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Highland Jaunt

Posted by on Nov 11, 07:48 AM
Filed under , | Comment [2]


Scotland: a rich culture, and spectacular scenery; the land of bagpipes, kilts, and haggis—not to mention whisky—and some of the most enjoyable touring to-date.
Our narrative finds us on the doorstep of the Marshall Clan in Glasgow, a supremely hospitable family. But in the interest of getting caught up on the blog, I am forced to abstain from duly praising the tablefare of that stay—not even Joseph’s delicious pan-seared steaks (with Chilean wine, and followed by a sampling of the heavenly Macallan 12 year), or the much-anticipated, much-appreciated national dish: Haggis—with whisky cream sauce. No, I’m forced to move on. After a difficult leave-taking, we set off for Sustrans (a UK transport charity with great cycling routes) National Route 7: Lochs and Glens, which would take us along narrow trails and paths ideal for cycling to Inverness, in the Scottish Highlands. A Scottish gentleman we met directed us to our route, #7, and to stay south after Bell’s Bridge. We did so, trustingly, although it’s not, as we would later find, the way to Inverness.

That night we camped behind the Strathclyde Police Recreation Club, rising before dawn the following morning. A man arrived soon after, and said ‘morning,’ as he passed us and our gear then wheeled abruptly as a thought struck him. ‘Did you sleep here?’ He asked sharply. ‘You can’t do that! This is private property!’ We looked sheepish, and after a moment’s consideration, regarding us, said ‘you’re alright, boys.’

We continued along the cycle paths to Johnstone. I was riding along, when Andrew,, who had been ahead for some time came wheeling back. ‘You’re going to laugh, he said, repressing a a half-smile, half-grimace, himself. “We’re going in exactly the wrong direction.” We rode back to Glasgow, and took another wrong turn, riding along the river towards Edinburgh for several kilometers before we realized our mistake. Finally on the right track, tired from our pointless exertions, we continued on to Loch Lomond. On top of it all, I had 8 flat tires that day.

Beautiful weather for the second day, spectacular scenery. It was very crisp and cold, fall colors, placid lochs, and deep glens. Thick tree cover everywhere—little traffic, off-road, in the parks—perfect for cycling. Several steep climbs took us very high up above the Lochs far below.

That night we stayed in a town hall in Killin. A number of ladies were having a meeting that evening, and were very kind—making us tea and leaving cakes and sandwiches for us. Elizabeth, who gave us permission to stay, invited us for breakfast at her Fair View B&B just up the road. We accepted, of course, and that morning she seated us in a sunny parlor. We had tea, coffee, canned peach, plum, and grapefruit, oatcakes with honey, followed by a full Scottish breakfast: crispy black pudding, mushrooms, tomato, and eggs. Yum yum.

She also packed us a lunch for the road. Killin was delightfully scenic. Expansive rapids flowed over and around black rocks through the center of town, under a bridge, and around a clan burial site. The morning was cold and misty. Beautiful views of hills meeting locks, mirrored perfectly in the swirling mist. It was rainy later, and I had several more flats, which left me even more wet, and very frustrated with life.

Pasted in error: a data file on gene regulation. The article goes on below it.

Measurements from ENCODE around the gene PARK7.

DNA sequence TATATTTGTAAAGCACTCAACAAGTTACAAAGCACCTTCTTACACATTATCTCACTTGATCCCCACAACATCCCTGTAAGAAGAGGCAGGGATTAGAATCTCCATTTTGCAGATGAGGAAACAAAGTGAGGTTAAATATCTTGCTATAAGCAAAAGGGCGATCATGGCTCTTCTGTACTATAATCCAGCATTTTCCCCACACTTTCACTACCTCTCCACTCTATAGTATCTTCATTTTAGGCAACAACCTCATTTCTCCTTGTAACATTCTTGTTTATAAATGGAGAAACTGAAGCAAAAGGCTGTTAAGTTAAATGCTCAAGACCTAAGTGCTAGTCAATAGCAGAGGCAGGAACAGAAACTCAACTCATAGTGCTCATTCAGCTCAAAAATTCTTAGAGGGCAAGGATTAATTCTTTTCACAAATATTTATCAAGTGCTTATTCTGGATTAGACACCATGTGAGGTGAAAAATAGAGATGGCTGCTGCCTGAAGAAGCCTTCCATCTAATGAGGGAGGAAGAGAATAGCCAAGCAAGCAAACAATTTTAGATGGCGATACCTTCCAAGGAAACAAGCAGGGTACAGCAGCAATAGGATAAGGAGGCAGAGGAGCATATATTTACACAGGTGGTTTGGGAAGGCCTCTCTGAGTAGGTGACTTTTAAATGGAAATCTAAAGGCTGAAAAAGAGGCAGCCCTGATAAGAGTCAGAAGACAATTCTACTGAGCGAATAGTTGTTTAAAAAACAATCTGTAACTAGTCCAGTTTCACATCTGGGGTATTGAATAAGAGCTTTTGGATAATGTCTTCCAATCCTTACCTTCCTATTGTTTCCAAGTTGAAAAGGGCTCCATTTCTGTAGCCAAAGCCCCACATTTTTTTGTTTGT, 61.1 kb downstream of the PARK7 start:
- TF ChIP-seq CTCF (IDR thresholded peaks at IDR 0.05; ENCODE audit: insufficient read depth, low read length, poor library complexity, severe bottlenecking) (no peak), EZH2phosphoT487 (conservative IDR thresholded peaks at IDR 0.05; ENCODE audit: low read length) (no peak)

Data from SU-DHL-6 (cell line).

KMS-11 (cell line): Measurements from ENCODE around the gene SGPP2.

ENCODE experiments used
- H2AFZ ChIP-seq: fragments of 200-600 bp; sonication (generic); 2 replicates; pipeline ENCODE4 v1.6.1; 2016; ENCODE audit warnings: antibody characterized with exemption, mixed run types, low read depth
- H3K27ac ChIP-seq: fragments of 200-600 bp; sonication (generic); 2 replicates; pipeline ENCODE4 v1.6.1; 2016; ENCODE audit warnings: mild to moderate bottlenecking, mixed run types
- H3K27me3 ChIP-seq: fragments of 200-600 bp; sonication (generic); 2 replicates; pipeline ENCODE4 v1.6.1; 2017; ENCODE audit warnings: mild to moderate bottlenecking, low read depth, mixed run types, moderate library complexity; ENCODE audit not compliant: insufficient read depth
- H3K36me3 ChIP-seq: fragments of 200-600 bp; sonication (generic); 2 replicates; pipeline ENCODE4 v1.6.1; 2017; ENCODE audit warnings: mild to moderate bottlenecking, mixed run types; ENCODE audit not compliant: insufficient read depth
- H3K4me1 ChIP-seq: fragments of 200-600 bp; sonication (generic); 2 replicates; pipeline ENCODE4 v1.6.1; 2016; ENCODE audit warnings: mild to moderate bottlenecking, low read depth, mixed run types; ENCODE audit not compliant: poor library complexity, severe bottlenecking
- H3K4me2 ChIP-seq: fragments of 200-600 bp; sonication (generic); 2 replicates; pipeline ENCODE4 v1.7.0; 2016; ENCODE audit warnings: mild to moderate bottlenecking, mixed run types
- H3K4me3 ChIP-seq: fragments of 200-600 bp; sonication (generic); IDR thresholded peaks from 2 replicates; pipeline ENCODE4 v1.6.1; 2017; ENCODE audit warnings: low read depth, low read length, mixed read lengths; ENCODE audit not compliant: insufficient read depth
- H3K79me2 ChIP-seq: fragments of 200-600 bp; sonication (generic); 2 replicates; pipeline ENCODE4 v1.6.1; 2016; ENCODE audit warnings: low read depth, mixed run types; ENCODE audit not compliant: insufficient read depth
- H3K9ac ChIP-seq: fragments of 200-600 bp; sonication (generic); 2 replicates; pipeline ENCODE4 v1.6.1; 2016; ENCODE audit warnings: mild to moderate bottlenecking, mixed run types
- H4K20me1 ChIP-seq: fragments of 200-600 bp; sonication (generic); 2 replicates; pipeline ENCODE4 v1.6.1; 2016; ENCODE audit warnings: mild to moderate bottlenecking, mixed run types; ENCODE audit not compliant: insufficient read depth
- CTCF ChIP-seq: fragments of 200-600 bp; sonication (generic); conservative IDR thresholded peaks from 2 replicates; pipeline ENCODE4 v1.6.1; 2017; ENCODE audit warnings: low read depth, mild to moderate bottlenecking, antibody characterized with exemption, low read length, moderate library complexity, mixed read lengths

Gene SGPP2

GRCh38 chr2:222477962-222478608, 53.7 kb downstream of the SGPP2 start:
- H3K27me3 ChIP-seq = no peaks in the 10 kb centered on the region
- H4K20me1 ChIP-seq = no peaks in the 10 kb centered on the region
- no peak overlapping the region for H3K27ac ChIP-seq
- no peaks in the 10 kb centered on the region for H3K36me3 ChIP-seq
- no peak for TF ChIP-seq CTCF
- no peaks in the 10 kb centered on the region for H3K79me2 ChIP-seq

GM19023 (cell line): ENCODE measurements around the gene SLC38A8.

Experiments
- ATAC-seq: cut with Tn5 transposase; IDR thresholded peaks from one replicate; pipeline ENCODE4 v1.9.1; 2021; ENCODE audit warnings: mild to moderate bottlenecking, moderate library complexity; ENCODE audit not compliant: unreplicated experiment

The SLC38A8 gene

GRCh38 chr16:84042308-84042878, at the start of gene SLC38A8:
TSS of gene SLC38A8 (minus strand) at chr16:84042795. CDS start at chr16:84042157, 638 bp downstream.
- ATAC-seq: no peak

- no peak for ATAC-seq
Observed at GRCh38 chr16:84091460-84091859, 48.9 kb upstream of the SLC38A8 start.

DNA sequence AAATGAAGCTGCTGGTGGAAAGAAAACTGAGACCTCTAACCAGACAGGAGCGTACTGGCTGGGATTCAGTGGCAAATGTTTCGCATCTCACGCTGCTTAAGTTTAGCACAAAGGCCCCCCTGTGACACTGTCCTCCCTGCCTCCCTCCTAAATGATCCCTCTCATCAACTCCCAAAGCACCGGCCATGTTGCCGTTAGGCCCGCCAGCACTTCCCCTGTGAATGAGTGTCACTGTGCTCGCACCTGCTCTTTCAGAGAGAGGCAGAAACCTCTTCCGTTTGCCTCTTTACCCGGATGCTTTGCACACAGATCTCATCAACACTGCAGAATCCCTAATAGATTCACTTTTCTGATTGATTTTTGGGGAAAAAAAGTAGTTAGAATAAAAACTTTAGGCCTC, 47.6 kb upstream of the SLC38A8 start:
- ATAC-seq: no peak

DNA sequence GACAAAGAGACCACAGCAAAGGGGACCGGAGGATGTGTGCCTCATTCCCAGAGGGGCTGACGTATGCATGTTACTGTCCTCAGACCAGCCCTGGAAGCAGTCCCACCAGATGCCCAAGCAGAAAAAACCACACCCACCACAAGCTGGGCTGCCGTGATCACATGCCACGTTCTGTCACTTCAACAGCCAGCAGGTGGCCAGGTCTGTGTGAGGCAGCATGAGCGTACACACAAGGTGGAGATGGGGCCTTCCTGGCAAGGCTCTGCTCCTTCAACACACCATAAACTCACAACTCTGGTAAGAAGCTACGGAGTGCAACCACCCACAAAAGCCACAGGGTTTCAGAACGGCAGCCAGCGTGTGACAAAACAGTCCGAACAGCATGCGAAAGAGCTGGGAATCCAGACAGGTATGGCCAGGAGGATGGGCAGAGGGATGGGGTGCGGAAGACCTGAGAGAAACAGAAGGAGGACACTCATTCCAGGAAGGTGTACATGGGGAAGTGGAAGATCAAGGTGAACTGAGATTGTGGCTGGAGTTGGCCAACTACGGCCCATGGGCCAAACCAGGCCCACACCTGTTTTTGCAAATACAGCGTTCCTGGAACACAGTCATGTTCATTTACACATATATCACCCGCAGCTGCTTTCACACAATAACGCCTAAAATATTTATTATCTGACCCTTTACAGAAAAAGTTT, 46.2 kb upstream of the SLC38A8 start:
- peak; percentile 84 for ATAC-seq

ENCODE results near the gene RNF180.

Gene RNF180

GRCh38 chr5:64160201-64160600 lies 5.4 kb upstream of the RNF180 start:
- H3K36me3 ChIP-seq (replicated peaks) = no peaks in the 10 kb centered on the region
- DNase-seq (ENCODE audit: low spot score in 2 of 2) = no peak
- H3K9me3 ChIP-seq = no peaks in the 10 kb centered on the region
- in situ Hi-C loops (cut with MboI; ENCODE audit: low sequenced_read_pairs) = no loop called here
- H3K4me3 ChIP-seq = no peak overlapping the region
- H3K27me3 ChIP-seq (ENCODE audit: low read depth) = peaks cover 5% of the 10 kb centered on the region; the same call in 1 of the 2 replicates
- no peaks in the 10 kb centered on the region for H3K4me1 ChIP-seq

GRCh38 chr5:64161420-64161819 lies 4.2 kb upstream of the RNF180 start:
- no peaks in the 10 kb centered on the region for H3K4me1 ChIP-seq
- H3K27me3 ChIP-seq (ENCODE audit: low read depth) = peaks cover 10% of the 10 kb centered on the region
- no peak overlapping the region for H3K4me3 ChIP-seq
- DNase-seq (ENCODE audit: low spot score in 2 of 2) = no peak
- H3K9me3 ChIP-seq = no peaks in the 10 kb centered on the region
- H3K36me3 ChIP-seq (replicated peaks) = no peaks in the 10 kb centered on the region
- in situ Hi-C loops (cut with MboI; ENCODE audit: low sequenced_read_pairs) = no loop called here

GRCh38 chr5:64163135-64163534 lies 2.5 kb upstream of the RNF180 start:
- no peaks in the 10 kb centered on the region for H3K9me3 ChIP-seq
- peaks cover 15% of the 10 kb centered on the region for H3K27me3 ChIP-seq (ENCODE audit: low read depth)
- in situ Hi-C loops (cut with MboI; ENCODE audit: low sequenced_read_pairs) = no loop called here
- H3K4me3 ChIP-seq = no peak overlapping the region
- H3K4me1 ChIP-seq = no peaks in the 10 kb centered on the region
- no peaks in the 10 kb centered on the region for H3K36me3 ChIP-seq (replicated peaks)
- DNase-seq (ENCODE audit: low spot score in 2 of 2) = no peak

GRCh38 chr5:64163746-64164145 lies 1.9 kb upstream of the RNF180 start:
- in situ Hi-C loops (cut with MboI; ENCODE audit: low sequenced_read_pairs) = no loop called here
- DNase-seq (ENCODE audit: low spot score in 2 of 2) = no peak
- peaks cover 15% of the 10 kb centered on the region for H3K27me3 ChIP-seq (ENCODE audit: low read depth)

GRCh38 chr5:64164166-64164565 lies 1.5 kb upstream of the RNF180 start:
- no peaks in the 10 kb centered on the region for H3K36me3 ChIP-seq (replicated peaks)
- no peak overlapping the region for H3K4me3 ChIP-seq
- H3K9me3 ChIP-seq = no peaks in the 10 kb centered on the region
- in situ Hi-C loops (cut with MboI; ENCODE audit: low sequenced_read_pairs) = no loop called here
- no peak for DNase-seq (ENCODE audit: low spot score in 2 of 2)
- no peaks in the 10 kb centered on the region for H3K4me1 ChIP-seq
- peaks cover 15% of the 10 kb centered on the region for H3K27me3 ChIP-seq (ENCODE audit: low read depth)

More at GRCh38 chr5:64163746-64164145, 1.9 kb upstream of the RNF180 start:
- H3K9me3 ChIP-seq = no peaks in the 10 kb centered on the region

Our fore-mentioned detour from Glasgow left us behind schedule: in order to catch our train from Inverness to Edinburgh, we were obliged to catch another train from Pitlochry the rest of the way to Inverness. But the weather wasn’t very pleasant, and we didn’t mind.

Our host, Kathryn, met us at the station around 7:30 with her friend Tom. Soon everything was packed into the car, and we were off. Dinner followed shortly after: lamb leg drowned in lentil stew, a Jewish New Year dish—very tasty! Lots of good wine, followed by a bit Scotch. A wood fire roared in the hearth. Tom is a middle-age hobnobber with a good sense of humor and a dry laugh. Kathryn is vibrant and ebullient—she has tremendous energy. Next morning we woke to a severe gale, and light pine-filtered sunshine pouring through the window and spilling all over the room. Took a brief ride through Grilig Glen forest—a lovely ride, but wet, with a stone-arch bridge at the apex of the cycle loop.

Kathryn gave us a driving tour of the area, pointing out the second highest mountain in Scotland and showing us famous Loch Ness, surprising us by its vastness.

Comments:

  1. Hi Ranny! I love the photos! the landscape looks beautiful! your loving sister Emma

    — Emma · Nov 12, 03:27 PM · #

  2. Emma is right, both your photos and writings are wonderful boys. Keep it up. Maybe in the future you could possibly include more dates so we could be filled in with a timeline of your great and wonderful (and sometimes unfortunately not so great or wonderful) adventures. May all your new adventures continue to be safe and you both live well. Love Dad. (P.S. Been downloading your blogs and printing them off for Grandma to read and she has found great joy with your adventures. If you would like to send an email to her rather than a letter just email it to me and I will pass it along.)

    — YOur Dad · Nov 14, 04:54 PM · #

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Ride Statistics

Last Updated: Jun 26, 11:50 AM

  • Odometer: 46,033 km / 28,604 miles
  • Countries Visited: 30
  • Calories Burnt: 2,301,650
  • Near-Death Experiences: 6
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  • Times Stolen from: 8
  • Flat Tires: 105

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